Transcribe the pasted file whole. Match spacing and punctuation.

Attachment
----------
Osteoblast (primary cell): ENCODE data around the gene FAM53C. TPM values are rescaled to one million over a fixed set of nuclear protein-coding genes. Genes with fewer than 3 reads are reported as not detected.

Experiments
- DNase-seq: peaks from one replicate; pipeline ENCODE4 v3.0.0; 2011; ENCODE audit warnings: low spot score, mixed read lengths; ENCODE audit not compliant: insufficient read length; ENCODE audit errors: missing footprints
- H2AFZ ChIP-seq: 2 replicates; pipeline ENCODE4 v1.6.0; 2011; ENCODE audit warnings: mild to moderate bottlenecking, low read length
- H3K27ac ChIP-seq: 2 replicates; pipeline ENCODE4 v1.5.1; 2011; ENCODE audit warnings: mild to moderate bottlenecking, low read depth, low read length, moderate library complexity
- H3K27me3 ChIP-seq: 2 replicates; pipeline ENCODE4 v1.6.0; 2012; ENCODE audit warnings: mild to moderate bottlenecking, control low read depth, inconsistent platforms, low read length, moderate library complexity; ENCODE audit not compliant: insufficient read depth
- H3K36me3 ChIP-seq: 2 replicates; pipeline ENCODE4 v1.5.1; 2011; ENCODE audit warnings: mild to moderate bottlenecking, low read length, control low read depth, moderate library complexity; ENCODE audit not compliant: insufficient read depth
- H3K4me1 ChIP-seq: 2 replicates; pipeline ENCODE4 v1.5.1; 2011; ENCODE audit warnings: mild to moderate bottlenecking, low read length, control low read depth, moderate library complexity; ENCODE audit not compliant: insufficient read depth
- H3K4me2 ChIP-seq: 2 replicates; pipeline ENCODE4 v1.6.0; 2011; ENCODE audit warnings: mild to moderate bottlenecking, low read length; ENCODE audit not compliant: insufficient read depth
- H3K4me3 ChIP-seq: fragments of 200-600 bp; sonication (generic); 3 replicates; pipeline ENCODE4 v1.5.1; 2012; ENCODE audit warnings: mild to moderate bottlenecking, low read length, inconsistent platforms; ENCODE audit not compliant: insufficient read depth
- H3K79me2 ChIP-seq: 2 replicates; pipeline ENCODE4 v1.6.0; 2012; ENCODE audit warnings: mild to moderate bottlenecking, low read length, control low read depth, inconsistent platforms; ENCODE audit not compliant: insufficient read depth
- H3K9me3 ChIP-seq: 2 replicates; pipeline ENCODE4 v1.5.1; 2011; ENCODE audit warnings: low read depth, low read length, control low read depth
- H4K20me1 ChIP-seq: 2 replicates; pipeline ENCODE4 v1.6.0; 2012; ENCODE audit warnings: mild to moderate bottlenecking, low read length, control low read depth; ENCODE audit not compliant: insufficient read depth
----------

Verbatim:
Osteoblast (primary cell): ENCODE data around the gene FAM53C. TPM values are rescaled to one million over a fixed set of nuclear protein-coding genes. Genes with fewer than 3 reads are reported as not detected.

Experiments
- DNase-seq: peaks from one replicate; pipeline ENCODE4 v3.0.0; 2011; ENCODE audit warnings: low spot score, mixed read lengths; ENCODE audit not compliant: insufficient read length; ENCODE audit errors: missing footprints
- H2AFZ ChIP-seq: 2 replicates; pipeline ENCODE4 v1.6.0; 2011; ENCODE audit warnings: mild to moderate bottlenecking, low read length
- H3K27ac ChIP-seq: 2 replicates; pipeline ENCODE4 v1.5.1; 2011; ENCODE audit warnings: mild to moderate bottlenecking, low read depth, low read length, moderate library complexity
- H3K27me3 ChIP-seq: 2 replicates; pipeline ENCODE4 v1.6.0; 2012; ENCODE audit warnings: mild to moderate bottlenecking, control low read depth, inconsistent platforms, low read length, moderate library complexity; ENCODE audit not compliant: insufficient read depth
- H3K36me3 ChIP-seq: 2 replicates; pipeline ENCODE4 v1.5.1; 2011; ENCODE audit warnings: mild to moderate bottlenecking, low read length, control low read depth, moderate library complexity; ENCODE audit not compliant: insufficient read depth
- H3K4me1 ChIP-seq: 2 replicates; pipeline ENCODE4 v1.5.1; 2011; ENCODE audit warnings: mild to moderate bottlenecking, low read length, control low read depth, moderate library complexity; ENCODE audit not compliant: insufficient read depth
- H3K4me2 ChIP-seq: 2 replicates; pipeline ENCODE4 v1.6.0; 2011; ENCODE audit warnings: mild to moderate bottlenecking, low read length; ENCODE audit not compliant: insufficient read depth
- H3K4me3 ChIP-seq: fragments of 200-600 bp; sonication (generic); 3 replicates; pipeline ENCODE4 v1.5.1; 2012; ENCODE audit warnings: mild to moderate bottlenecking, low read length, inconsistent platforms; ENCODE audit not compliant: insufficient read depth
- H3K79me2 ChIP-seq: 2 replicates; pipeline ENCODE4 v1.6.0; 2012; ENCODE audit warnings: mild to moderate bottlenecking, low read length, control low read depth, inconsistent platforms; ENCODE audit not compliant: insufficient read depth
- H3K9me3 ChIP-seq: 2 replicates; pipeline ENCODE4 v1.5.1; 2011; ENCODE audit warnings: low read depth, low read length, control low read depth
- H4K20me1 ChIP-seq: 2 replicates; pipeline ENCODE4 v1.6.0; 2012; ENCODE audit warnings: mild to moderate bottlenecking, low read length, control low read depth; ENCODE audit not compliant: insufficient read depth